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Banana Production and Rotation in Greenhouses
Containers along with smaller allocated areas may make it easier to transplant into the production area to speed up production and utilise space.
Once the mother plant has completed the fruiting process, and you remove the finger of bananas, the mother plant will not reproduce. It is time to replace it. Many traditional outdoor or soil growers may leave a pup next to the mother plant to take over once the mother plant has finished its life cycle. The issue I see leaving a pup next to the mother plant is that the extra energy the pup may consume from the mother plant.
The entire process of growing bananas may take up to two years or more before you see a harvest. From what I understand the trigger point for the plant to flower/fruit when between 26-32 leaves have been produced. It would be great to understand exactly what the trigger is and why this only happens after such a long period. The more the heat input obviously the faster the plant will grow but it still seems to only flower after all of these leaves have been produced.
It does appear there are hybrid banana plants so you should be able to source seed and grow from seeds. However, the easiest way is to use the pups as they are a clone of the mother plant. This way you know exactly what you are getting.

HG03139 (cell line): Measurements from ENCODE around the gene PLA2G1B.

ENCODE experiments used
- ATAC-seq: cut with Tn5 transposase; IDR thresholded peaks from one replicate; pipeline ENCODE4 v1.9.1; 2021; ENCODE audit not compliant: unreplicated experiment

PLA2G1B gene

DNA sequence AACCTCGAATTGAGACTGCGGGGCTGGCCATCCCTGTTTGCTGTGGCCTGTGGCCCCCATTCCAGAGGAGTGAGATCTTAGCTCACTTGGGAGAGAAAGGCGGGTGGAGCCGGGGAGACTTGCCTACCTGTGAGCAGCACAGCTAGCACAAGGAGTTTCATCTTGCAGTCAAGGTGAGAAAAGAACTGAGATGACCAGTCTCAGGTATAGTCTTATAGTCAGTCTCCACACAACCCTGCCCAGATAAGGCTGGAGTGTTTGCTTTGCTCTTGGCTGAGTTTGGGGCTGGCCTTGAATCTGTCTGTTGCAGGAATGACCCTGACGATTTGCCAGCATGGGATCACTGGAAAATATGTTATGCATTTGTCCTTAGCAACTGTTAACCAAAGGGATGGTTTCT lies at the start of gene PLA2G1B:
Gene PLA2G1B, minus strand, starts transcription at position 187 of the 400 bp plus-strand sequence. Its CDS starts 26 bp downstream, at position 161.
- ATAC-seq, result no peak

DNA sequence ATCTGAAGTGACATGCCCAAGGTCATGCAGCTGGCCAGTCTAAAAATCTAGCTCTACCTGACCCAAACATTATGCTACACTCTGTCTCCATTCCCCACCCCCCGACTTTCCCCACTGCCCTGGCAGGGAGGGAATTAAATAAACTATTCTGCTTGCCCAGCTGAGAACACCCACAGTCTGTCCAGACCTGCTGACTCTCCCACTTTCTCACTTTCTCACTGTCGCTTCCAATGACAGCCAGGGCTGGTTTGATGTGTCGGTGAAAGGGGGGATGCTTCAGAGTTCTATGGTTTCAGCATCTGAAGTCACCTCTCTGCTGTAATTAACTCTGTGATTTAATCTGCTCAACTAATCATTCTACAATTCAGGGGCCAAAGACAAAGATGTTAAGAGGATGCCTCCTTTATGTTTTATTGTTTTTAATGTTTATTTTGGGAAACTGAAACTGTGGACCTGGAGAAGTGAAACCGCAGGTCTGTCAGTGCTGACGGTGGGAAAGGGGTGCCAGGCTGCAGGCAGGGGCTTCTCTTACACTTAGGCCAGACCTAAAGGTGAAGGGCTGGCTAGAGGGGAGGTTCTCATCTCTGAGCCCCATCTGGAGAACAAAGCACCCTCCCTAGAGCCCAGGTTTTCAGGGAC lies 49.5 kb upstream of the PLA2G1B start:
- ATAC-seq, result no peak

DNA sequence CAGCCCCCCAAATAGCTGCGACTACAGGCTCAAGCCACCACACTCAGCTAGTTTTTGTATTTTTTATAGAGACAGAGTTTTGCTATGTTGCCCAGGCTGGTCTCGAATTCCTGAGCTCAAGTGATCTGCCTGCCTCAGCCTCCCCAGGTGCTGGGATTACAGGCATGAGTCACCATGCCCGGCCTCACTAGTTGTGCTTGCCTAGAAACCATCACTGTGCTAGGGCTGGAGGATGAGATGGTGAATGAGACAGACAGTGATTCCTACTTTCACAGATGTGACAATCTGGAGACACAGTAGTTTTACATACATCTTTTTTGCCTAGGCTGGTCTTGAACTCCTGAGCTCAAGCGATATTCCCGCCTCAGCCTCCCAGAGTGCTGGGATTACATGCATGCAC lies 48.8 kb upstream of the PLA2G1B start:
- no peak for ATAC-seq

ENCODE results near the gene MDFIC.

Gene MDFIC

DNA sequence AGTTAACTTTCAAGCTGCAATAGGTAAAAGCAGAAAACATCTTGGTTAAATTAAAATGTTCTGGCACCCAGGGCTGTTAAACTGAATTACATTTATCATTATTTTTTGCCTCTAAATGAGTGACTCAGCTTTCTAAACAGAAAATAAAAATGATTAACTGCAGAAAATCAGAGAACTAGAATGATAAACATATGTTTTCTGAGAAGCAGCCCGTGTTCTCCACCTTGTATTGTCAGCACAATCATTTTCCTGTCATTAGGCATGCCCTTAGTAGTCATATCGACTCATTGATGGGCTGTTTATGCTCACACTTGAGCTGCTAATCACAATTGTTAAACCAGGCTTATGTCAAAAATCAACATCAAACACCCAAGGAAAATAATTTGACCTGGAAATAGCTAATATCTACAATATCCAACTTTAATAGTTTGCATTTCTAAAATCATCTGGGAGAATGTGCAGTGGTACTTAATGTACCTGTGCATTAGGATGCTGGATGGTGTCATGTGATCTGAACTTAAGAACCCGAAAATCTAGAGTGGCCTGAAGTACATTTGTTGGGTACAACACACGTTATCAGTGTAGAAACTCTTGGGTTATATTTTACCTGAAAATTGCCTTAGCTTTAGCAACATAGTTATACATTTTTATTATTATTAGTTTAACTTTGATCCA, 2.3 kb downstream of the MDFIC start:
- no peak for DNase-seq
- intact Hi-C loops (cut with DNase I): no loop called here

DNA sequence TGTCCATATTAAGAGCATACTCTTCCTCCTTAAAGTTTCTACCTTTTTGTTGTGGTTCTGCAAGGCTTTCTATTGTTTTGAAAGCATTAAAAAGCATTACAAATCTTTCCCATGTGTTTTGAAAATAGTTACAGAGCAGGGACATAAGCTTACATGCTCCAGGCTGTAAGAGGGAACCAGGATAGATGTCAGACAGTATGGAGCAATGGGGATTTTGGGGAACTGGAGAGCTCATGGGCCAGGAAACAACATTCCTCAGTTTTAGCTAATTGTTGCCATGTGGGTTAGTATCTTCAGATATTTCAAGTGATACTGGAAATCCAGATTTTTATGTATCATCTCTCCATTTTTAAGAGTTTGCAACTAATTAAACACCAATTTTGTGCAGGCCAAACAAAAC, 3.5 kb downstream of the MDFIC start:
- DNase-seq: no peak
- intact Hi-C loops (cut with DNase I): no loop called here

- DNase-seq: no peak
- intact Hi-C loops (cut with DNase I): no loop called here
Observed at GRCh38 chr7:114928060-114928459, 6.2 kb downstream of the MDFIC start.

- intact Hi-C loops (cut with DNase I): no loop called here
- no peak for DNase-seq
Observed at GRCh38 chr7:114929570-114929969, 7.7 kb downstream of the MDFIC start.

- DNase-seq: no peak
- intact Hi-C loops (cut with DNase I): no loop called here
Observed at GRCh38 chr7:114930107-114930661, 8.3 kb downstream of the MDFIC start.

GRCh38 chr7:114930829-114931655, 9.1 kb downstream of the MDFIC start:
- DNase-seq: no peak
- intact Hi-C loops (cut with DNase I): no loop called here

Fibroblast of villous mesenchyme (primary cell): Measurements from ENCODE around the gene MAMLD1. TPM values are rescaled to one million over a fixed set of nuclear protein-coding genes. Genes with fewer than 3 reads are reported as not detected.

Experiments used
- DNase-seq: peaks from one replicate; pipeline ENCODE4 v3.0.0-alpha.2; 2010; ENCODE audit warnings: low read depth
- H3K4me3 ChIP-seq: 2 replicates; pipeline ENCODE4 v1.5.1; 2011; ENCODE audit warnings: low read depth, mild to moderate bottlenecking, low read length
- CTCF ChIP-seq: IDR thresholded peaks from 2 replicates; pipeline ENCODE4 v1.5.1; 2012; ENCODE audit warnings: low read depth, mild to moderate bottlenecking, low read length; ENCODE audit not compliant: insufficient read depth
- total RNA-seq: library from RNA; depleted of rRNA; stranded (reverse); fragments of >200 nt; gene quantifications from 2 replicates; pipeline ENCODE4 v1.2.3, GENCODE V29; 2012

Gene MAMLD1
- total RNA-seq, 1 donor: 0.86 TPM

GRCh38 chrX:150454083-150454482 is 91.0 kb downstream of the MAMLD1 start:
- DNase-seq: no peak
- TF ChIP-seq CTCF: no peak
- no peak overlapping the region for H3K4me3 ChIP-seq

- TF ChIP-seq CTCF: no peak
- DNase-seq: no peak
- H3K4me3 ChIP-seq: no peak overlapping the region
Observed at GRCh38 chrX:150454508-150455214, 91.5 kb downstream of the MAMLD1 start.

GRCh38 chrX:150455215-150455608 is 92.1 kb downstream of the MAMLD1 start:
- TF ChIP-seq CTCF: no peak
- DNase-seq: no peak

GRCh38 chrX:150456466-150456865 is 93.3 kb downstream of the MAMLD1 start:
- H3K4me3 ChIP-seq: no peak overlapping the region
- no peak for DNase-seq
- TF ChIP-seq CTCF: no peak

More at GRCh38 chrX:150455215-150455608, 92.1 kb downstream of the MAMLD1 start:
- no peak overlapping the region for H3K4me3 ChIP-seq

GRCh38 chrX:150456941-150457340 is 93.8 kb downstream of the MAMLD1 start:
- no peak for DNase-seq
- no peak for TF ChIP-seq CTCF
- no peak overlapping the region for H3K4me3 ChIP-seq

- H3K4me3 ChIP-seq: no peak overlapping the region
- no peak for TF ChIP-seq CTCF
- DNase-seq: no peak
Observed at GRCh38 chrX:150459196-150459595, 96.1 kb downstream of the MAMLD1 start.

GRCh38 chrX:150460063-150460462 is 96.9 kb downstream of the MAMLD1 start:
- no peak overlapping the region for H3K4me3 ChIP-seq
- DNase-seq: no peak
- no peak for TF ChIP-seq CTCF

Growing in containers:
From the photo below – sourced from my LinkedIn page, you will notice the pots with younger pups/plants at various stages growing in the gaps of the mother plants which are in large individual containers. To me this is the ideal way to grow, essentially reducing a huge amount of down time between production and using the space you have available to grow the next crop As soon as the ‘adult plants’ have fruited simply remove immediately to allow light and space for the next generation of plants. This will of course take planning to try and get the crop cycles to match up as close as possible. Alternatively, you could have a smaller nursery where you keep the younger plants at a much higher density that is more cost effective to heat which would speed up the life cycle.
If there is the possibility to grow bananas in greenhouse conditions in NZ, then every bit of space needs to produce as much as possible. This may give some ideas of how to achieve this. I look forward to your comments.
My pups have grown very quickly and in the next week I will be harvesting the pups (6 in this pot) and transplanting into their own individual pots to be overwintered in my nursery.
I planted these out in my garden in spring as very small plants. I planted them close the native bush behind to protect them from the frosts when winter arrives later this year. Last year we had seven heavy frosts in a row which almost wiped out my outdoor crop. (That’s why they really need to be grown in a warmer climate and protected within a greenhouse)